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Gold for the NHS

BMJ 2002; 324 doi: (Published 27 April 2002) Cite this as: BMJ 2002;324:987

Good news that raises questions on consistency and sustainability

  1. Ray Robinson (, professor of health policy
  1. LSE Health and Social Care, London School of Economics and Political Science, London WC2A 2AE

    The chancellor's budget statement sets out plans for unprecedented rates of growth in NHS spending over the medium term. Responding to the Wanless review team's challenge on the long term funding needs of the NHS,1 the chancellor's special, five year settlement for the NHS will mean an extra 7.4% real terms expenditure each year over the period 2003-4 to 2007-8. This will increase the NHS budget from £65bn ($94bn; Embedded Image106bn) this year to £105bn after five years (allowing for inflation) and represent a rise in the share of gross domestic product spent on health care from 7.7% to 9.4%. Some idea of the scale of these increases in expenditure can be gauged from the fact that over the period 1954-2000 annual increases in real expenditure on the NHS averaged 3.7%. If plans are realised, the next five years will double this rate.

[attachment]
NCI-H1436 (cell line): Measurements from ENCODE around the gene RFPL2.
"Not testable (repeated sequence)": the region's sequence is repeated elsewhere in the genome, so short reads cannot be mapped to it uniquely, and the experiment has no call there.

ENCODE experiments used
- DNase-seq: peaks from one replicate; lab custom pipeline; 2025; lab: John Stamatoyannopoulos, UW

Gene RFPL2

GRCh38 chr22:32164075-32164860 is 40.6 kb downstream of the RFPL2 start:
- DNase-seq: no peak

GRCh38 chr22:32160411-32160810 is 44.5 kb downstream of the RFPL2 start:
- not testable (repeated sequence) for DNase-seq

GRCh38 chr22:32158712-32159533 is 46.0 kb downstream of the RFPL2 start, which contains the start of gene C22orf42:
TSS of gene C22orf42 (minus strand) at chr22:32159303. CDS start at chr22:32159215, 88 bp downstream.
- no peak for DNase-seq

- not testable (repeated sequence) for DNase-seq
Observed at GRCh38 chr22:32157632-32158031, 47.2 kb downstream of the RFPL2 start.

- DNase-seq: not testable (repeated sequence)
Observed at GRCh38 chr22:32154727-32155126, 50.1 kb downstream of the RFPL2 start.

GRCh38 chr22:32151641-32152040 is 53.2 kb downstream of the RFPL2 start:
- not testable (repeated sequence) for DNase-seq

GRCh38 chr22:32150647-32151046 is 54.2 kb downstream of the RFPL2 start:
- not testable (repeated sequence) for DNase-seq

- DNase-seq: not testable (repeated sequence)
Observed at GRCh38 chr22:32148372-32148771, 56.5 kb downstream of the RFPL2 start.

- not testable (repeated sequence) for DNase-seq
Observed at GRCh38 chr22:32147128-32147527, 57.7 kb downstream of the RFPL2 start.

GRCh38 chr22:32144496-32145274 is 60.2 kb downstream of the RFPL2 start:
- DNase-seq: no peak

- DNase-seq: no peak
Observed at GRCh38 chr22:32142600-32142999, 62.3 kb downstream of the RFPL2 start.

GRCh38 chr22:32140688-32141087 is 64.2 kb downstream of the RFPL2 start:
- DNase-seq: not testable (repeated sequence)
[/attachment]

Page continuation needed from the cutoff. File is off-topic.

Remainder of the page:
For those who have lamented NHS underfunding over the past 20 years, this is unadulterated good news. …

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